sixpenceee

zidlijan asked:

It may have something to do with waves of energy? I don't know much about it but apparently magnetism has something to do with the energy of a human. It's just a thought. Like when my dad screamed at me until I was so angry there was a blackout ONLY in the room i was in. (it was during the day so it took me an hour to realize this when i noticed my psp and the tv and the fan off)

sixpenceee answered:

this is some matilda action

sixpenceee
sixpenceee:

And here they are:
Thermoception:  Ability to sense heat and cold. Thermoceptors in the brain are used for monitoring internal body temperature.
Proprioception: The sense of where your body parts are located relevant to each other. 
Chronoception: Sense of the passing of time. Your body has an internal clock. 
Equilibrioception:  The sense that allows you to keep your balance and sense body movement in terms of acceleration and directional changes. 
Magentoception:  This is the ability to detect magnetic fields. Unlike most birds, humans do not have a strong magentoception, however, experiments have demonstrated that we do tend to have some sense of magnetic fields. 
Tension Sensors:  These are found in such places as your muscles and allow the brain the ability to monitor muscle tension.
Nociception:  In a word, pain.  This was once thought to simply be the result of overloading other senses, such as “touch”, but it has it’s own unique sensory system.  There are three distinct types of pain receptors: cutaneous (skin), somatic (bones and joints), and visceral (body organs).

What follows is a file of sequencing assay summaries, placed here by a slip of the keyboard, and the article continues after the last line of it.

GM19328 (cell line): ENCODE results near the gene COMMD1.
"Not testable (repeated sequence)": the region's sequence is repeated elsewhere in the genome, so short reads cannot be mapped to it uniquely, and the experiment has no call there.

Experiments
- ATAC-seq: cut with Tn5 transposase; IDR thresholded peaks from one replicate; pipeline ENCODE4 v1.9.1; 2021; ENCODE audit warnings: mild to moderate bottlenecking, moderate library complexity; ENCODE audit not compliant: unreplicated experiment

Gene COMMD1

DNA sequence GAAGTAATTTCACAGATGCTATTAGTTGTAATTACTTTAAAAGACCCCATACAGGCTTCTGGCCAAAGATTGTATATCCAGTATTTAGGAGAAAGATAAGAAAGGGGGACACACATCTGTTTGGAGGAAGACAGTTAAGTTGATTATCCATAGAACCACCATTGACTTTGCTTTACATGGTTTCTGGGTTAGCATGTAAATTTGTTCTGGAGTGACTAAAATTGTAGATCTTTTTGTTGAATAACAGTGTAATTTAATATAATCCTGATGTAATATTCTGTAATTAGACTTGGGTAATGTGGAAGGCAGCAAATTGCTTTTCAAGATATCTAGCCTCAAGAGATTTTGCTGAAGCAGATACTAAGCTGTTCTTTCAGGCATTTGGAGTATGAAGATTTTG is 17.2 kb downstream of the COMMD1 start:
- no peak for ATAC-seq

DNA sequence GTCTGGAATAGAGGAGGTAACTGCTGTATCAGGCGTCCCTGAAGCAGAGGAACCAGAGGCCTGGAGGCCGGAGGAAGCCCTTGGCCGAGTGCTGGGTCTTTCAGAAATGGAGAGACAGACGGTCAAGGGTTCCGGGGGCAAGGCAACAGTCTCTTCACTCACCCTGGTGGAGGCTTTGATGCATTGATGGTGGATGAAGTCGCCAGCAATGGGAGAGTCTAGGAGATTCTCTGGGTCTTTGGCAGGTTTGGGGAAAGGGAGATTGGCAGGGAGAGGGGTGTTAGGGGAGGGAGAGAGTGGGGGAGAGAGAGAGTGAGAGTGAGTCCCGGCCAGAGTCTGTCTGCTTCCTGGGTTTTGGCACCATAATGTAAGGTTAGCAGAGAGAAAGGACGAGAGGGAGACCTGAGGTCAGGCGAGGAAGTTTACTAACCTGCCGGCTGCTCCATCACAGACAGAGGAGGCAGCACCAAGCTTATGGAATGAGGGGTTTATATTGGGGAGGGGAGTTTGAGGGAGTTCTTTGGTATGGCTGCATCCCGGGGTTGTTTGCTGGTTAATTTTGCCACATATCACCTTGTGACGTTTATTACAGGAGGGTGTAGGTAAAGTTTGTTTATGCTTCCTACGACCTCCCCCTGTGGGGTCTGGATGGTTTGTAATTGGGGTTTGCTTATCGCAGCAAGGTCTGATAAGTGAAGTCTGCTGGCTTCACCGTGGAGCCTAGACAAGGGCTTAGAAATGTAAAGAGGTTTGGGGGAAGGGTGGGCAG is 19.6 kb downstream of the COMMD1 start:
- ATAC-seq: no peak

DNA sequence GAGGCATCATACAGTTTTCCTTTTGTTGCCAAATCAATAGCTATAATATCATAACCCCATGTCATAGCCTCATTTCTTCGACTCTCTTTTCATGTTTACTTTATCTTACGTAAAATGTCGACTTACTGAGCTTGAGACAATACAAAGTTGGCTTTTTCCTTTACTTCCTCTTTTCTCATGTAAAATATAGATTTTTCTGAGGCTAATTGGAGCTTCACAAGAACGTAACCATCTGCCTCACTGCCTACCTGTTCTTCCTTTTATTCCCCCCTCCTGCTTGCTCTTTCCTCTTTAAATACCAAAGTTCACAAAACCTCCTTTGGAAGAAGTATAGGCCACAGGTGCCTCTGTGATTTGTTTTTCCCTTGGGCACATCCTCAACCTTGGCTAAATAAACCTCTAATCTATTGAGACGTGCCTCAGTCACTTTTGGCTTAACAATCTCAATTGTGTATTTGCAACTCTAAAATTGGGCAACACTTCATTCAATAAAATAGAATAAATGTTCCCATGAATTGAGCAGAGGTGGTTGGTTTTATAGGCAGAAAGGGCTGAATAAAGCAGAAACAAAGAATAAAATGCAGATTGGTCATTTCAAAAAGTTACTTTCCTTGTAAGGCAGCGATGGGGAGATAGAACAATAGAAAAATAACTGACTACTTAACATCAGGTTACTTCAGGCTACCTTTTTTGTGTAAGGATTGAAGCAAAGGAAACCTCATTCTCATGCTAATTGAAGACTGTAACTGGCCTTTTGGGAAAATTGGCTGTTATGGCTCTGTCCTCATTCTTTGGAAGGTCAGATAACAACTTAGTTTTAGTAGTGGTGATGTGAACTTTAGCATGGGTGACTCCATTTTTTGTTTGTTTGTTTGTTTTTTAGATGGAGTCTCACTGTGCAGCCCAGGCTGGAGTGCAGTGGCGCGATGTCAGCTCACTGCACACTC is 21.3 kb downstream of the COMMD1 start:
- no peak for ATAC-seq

SOURCE

sixpenceee:

And here they are:

Thermoception:  Ability to sense heat and cold. Thermoceptors in the brain are used for monitoring internal body temperature.

Proprioception: The sense of where your body parts are located relevant to each other. 

Chronoception: Sense of the passing of time. Your body has an internal clock. 

Equilibrioception:  The sense that allows you to keep your balance and sense body movement in terms of acceleration and directional changes. 

Magentoception:  This is the ability to detect magnetic fields. Unlike most birds, humans do not have a strong magentoception, however, experiments have demonstrated that we do tend to have some sense of magnetic fields. 

Tension Sensors:  These are found in such places as your muscles and allow the brain the ability to monitor muscle tension.

Nociception:  In a word, pain.  This was once thought to simply be the result of overloading other senses, such as “touch”, but it has it’s own unique sensory system.  There are three distinct types of pain receptors: cutaneous (skin), somatic (bones and joints), and visceral (body organs).

SOURCE